Saturday, October 17, 2009

Why the International Kindle Will Change the Book As We Know It -

High praise and expectations for the Kindle…

On Monday, the Kindle 2 will become the first e-reader available globally. The only other events as important to the history of the book are the birth of print and the shift from the scroll to bound pages. The e-reader, now widely available, will likely change our thinking and our being as profoundly as the two previous pre-digital manifestations of text. The question is how. And the answer can be found in the history of earlier book forms.


We are still in early days, but it is obvious where the transbook is headed: It will eventually provide access to all text that is non-copyright, and to the purchase of every book in or out of "print." Kindle 2's boast of being able to hold 1,500 titles will eventually sound as ludicrous as those early ads for floppy disks boasting that they could hold up to 64k of data. We will want everything and we will get it. Possibly there will eventually develop a subscription service, which provides access to all books for a monthly fee. At any rate, a single object will contain the contents of all the world's libraries. It's just a matter of when that will happen. And who will profit.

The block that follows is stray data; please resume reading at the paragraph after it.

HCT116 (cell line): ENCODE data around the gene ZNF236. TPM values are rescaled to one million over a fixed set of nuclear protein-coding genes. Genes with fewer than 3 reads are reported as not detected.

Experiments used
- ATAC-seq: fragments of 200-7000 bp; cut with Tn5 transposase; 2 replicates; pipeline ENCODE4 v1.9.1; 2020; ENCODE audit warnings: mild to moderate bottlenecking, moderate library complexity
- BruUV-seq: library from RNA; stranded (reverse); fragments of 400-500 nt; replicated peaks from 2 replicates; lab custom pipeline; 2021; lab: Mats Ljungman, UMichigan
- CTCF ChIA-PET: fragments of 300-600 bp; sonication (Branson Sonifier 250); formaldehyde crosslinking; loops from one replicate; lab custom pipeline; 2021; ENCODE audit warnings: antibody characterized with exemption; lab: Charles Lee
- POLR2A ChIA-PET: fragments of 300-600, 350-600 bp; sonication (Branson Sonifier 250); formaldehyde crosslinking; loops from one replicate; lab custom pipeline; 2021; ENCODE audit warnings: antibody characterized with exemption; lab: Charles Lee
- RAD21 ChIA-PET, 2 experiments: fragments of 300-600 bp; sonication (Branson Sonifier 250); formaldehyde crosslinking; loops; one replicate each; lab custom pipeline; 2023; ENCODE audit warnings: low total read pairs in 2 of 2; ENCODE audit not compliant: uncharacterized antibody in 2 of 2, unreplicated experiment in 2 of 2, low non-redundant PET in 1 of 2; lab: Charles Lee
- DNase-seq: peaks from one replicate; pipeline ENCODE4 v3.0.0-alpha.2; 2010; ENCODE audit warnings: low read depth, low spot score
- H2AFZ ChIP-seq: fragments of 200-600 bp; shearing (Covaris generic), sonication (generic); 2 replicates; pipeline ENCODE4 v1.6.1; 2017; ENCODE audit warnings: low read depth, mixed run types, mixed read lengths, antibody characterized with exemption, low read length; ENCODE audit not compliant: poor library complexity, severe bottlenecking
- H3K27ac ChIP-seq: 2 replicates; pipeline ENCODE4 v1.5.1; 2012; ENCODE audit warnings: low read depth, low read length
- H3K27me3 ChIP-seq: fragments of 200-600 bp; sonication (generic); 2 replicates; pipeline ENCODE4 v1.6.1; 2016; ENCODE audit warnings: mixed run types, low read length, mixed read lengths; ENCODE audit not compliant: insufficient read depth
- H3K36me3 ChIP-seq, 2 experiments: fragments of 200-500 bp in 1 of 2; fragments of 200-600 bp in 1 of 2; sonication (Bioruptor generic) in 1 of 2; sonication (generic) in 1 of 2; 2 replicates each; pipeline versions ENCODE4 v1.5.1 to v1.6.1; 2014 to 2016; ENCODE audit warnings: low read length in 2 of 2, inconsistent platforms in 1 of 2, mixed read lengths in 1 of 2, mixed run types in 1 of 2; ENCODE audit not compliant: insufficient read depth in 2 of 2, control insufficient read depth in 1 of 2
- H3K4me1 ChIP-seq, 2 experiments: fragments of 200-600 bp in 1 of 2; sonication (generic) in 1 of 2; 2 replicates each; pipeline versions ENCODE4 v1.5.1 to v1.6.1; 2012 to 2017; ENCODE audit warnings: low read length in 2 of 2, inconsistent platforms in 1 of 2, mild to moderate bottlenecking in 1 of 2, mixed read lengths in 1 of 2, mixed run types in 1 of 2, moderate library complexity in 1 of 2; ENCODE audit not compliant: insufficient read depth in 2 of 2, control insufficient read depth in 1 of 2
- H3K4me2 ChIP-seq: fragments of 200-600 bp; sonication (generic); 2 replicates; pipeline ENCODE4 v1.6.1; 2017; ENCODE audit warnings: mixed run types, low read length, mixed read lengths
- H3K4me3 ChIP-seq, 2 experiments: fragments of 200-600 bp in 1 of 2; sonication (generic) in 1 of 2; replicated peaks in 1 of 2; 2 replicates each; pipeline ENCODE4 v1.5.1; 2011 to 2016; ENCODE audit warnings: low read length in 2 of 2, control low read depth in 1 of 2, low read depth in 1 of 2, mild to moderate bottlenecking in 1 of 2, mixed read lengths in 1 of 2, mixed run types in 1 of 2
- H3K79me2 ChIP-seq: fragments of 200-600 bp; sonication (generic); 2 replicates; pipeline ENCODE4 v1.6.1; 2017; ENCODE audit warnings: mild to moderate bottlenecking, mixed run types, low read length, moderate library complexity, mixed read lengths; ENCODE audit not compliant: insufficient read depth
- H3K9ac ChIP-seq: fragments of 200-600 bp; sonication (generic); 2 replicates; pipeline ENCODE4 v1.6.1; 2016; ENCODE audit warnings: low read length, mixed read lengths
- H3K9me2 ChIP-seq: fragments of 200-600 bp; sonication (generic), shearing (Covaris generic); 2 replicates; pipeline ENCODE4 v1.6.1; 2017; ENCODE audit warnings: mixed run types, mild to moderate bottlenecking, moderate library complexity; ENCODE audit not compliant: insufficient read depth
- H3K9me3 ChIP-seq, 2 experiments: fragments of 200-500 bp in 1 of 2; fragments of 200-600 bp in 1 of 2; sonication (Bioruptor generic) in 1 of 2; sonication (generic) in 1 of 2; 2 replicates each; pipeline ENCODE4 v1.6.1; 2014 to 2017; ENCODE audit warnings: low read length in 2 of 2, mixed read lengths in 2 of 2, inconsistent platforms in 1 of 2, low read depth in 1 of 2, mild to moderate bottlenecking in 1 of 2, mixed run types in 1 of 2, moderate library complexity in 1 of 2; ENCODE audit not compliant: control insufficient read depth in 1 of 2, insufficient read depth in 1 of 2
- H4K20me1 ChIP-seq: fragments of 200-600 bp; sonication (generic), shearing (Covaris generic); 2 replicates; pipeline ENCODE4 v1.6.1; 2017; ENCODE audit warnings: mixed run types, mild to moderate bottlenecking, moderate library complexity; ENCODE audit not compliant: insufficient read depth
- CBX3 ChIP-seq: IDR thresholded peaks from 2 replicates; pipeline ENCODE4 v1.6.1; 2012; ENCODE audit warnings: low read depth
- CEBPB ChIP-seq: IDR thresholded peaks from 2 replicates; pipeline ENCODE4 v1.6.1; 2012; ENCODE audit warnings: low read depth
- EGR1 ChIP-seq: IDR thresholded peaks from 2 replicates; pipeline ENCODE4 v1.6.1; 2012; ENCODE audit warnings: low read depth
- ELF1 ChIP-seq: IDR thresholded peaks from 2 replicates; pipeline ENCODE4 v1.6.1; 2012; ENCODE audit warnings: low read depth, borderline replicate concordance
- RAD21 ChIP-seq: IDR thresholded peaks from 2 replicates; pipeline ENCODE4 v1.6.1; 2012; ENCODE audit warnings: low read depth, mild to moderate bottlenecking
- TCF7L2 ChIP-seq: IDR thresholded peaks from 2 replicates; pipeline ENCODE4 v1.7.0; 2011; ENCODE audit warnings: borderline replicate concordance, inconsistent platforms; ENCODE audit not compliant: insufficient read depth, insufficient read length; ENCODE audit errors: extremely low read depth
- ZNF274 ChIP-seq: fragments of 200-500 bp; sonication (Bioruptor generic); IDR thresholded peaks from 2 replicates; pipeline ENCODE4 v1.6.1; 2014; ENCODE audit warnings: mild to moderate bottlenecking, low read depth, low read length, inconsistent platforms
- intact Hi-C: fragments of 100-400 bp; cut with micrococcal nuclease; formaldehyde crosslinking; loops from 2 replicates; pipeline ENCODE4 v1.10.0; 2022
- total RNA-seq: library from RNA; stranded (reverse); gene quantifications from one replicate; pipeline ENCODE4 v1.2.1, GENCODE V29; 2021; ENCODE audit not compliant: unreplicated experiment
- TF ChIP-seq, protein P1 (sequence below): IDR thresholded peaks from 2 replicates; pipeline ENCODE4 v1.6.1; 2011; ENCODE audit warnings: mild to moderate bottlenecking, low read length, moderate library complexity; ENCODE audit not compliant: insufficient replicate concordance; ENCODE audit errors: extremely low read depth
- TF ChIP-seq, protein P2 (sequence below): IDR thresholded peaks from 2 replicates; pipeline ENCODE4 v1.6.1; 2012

Kindle 2 isn't really about what we may or may not want as readers and writers. It's about what the book wants to be. And the book wants to be itself and everything. It wants to be a vast abridgment of the universe that you can hold in your hand. It wants to be the transbook.

See the full article for an interesting history lesson.

Why the International Kindle Will Change the Book As We Know It -

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